23 4. Total current assets Cash $28,895 Accounts Receivable $35,000 Allowance for Doubtful Accounts ($870) Inventory $11,600 Supplies $950 Prepaid Insurance $1,400 Total Current Assets $76, Cost of Goods Sold Purchases $60,500 Less: Purchase Returns & Allowances $1,800 Purchase Discounts 0 Net Purchases $58,700 Net Purchases $58,700 Add: Freight-in $4,250 Cost of Goods Purchased $62,950 Beginning Inventory $9,600 Add: Cost of Goods Purchased $62,950 Cost of Goods Available for Sale $72,550 Cost of Goods Available for Sale $72,550 Less: Ending Inventory $11,600 Cost of Goods Sold $60, Gross Profit = Net Sales $110,500 Less: Cost of Goods Sold $60,950 Gross Profit $49,550

24 7. Net Income or Loss Operating Expenses Wages Expense $16,700 Depreciation Expense 9,000 Telephone Expense 5,250 Advertising Expense 6,375 Total Operating Expenses $37,325 Gross Profit $49,550 Less: Operating Expenses 37,325 Income from Operations 12,225 Less: Other Expenses 700 Net Income $11, Retained Earnings Beginning Balance in Retained Earnings $26,200 Add: Net Income 11,525 37,725 Less: Dividends 10,000 Ending Balance in Retained Earnings $ 27, Total Property, Plant & Equipment Truck $25,000 Less: Accumulated Depreciation Truck 5,000 20,000 Equipment $16,000 Less: Accumulated Depreciation Equip. 4,000 12,000 Total Property, Plant & Equipment $32, Total Current Liabilities Accounts Payable $1,850 Wages Payable 300 Unearned Revenue 400 Total Current Liabilities $2,550

25 11. Total Long-term Liabilities Bonds Payable $15,000 Notes Payable 5,000 Interest Payable 700 Total Long-term liabilities $20, Stockholders Equity Common Stock $50,000 Add: Additional Paid-in Capital 10,000 Total Paid-in Capital 60,000 Add: Retained Earnings 27,725 Total Stockholders Equity $87,725 Problem 14 Cost Allocation Systems Asset Depreciation Depletion Amortization Forests Computers Oil Limited life franchise Trucks Copyrights Buildings Patents Problem 15 Internal Controls 1. D 8. F 2. B 9. B 3. C 10. C 4. F 11. A 5. A 12. D 6. E 13. A 7. D

26 Problem 16 Closing Entries Date Description Debit Credit 12/31/20 Sales 36,900 Rent Revenue 1,913 Income Summary 38,813 12/31/20 Income Summary 36,508 Sales Returns & Allowances 2,100 Sales Discounts 900 Cost of Goods Sold 18,850 Wages Expense 6,700 Depreciation Expense 4,200 Telephone Expense 858 Advertising Expense 2,200 Interest Expense /31/20 Income Summary 2,305 Retained Earnings 2,305 12/31/20 Retained Earnings 1,000 Dividends 1,000 Income Summary 36,508 38,813 2,305 2,305 0 Problem 17 Allowance for Doubtful Accounts 12/31/20 Bad Debt Expense 6,658 Allowance for Doubtful Accounts 6,658 The aging schedule calculates the required balance in Allowance for Doubtful Accounts. Since Allowance for Doubtful Accounts had a beginning credit balance of 1,290, the adjusting entry would be for the difference between the beginning balance and the required balance.

27 Problem 18 Bank Reconciliation Josh s Computer Repair, Inc. Bank Reconciliation September 30, 2013 Cash Balance per Bank Statement $8,392 Add: Deposits in Transit 560 8,952 Less: Outstanding Checks 1,618 Adjusted Cash Balance Per Bank Statement $7,334 Cash Balance per Books $6,249 Add: Collection of Note Receivable $1,500 plus interest $45.00, Less collection fee of $ ,530 7,779 Less: NSF Check $406 Error in recording check # Bank Service Fee Adjusted Cash Balance Per Books $7,334 Adjusting Entries a) Cash 1,530 Miscellaneous Expense 15 Note Receivable 1,500 Interest Revenue 45 (To record receipt of Notes Receivable plus interest less fee) b) Accounts Receivable 406 Cash 406 (To record return of NSF check) c) Accounts Payable 36 Cash 36 (To correct error in recording check #8249) d) Miscellaneous Expense 3 Cash 3 (To record bank service charge fee)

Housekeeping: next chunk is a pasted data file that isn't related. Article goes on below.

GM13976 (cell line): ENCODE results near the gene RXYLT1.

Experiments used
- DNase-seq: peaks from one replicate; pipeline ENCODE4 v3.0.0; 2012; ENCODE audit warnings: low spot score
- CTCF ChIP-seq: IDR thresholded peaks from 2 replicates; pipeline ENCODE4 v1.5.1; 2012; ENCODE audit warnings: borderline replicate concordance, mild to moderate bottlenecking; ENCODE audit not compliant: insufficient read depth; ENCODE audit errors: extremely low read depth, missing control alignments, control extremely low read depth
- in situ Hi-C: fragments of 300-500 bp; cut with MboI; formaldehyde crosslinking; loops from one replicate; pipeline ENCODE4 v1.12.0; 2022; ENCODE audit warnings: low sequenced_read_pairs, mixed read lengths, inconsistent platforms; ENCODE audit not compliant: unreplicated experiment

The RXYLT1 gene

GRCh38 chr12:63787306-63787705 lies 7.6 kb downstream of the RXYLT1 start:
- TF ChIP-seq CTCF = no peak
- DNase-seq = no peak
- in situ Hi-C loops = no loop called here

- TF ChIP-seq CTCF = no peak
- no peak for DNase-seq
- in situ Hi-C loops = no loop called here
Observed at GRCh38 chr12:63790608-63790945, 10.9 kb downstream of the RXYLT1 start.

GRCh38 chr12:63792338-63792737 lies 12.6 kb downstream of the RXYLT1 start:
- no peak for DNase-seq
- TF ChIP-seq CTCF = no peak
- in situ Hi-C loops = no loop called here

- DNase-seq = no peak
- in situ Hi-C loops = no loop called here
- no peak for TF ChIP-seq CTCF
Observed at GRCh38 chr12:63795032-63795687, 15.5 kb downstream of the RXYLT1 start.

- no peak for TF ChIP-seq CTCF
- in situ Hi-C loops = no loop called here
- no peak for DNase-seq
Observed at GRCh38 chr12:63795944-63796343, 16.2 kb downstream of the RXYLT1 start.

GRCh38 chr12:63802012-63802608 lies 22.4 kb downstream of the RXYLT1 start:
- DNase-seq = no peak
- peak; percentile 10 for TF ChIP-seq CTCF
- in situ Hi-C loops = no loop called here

28 Problem 19 Bonds Payable a) Cash 103,000 Bonds Payable 100,000 Premium on Bonds Payable 3,000 b) Cash 96,000 Discount on Bonds Payable 4,000 Bonds Payable 100,000 Problem 20 Bonds Payable a) 100,000 Bonds Payable -94,000 Cash Received 6,000 Discount on Bonds Payable b) Total Interest to be Paid $40,000 Discount on Bonds Payable 6,000 Total Cost of Borrowing $46,000 c) Bond Discount / # of interest periods = Bond Discount Amortization 6, = 600 d) Interest Expense 4,600 Cash 4,000 Discount on Bonds Payable 600 e) Bonds Payable 100,000 Less: Discount on Bonds Payable 4,800 (6, = 4,800) Carrying Value of Bonds Payable 95,200

29 Problem 21 Stock Dividends vs. Stock Splits Stockholders Equity Paid in Capital Before After Dividend After Stock Spit Common Stock 500, , ,000 Paid in Capital in Excess of Par Value Common Stock 0 100,000 0 Total Paid in Capital 500, , ,000 Retained Earnings 1,200,000 1,050,000 1,200,000 Total Stockholders Equity 1,700,000 1,700,000 1,700,000 Outstanding Shares 100, , ,000 Par Value per Share Stock Dividend Calculations ,000 / $5 par value = 100,000 shares ,000 shares 10% stock dividend = 10,000 dividend shares 3. 10,000 $15 market price = $150,000 total value of 10,000 shares of stock 4. Dividends would be debited for $150, Common stock dividends distributable would be credited for the par value of the stock $50, Paid in Capital in Excess of Par Value Common Stock would be credited for $100, On the distribution date, the Common Stock Dividends Distributable is debited and Common Stock is credited for $50,000 Problem 22 Cash Flow Statement a) Financing Activities b) Investing Activities c) Financing Activities d) Financing Activities e) Investing Activities for the sale; Operating Activities for the Gain f) Operating Activities g) Non-cash Investing and Financing Activities h) Operating Activities i) Investing Activities for the sale; Operating Activities for the Loss j) Non-cash Investing and Financing Activities